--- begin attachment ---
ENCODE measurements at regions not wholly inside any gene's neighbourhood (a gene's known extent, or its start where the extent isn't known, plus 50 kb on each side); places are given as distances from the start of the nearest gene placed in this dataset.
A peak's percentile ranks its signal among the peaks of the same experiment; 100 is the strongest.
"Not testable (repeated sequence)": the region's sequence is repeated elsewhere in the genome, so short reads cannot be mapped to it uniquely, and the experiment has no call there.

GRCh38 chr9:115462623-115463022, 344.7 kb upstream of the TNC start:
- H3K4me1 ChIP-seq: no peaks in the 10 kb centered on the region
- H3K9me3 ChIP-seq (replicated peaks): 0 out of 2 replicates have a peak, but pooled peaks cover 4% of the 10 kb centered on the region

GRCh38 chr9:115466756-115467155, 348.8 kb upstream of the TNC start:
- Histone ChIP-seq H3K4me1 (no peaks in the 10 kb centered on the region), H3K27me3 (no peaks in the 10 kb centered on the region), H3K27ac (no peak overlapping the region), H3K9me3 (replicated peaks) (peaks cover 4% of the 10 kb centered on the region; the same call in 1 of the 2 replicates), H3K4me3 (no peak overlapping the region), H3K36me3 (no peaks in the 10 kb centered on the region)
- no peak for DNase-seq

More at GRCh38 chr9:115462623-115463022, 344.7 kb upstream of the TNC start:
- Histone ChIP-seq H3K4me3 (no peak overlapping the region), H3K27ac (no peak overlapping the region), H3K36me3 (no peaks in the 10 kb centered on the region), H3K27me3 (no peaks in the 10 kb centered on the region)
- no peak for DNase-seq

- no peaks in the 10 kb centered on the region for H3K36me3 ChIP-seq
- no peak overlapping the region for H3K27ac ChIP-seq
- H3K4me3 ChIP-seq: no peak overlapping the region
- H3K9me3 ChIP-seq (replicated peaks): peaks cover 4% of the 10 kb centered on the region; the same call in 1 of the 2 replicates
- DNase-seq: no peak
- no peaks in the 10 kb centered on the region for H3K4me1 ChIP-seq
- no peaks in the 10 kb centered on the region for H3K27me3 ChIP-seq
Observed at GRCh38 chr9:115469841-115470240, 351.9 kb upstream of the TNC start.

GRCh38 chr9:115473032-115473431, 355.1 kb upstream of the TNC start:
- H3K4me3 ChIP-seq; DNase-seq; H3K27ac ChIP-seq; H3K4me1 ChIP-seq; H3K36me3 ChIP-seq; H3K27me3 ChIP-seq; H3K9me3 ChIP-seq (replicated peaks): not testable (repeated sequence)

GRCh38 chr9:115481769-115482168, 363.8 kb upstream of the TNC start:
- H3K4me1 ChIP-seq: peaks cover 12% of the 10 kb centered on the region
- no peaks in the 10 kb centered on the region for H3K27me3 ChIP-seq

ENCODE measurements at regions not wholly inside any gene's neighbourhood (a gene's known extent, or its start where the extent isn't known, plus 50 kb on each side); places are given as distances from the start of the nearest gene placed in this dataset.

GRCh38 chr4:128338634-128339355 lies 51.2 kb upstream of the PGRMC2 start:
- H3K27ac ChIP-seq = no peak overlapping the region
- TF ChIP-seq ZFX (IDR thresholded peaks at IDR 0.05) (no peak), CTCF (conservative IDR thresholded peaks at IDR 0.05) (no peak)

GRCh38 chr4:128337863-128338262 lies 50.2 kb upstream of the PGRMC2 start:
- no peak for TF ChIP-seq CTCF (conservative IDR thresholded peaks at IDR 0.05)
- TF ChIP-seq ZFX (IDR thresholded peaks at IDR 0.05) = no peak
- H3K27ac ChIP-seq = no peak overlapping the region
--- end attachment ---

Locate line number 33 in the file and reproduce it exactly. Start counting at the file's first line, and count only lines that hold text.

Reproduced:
- H3K27ac ChIP-seq = no peak overlapping the region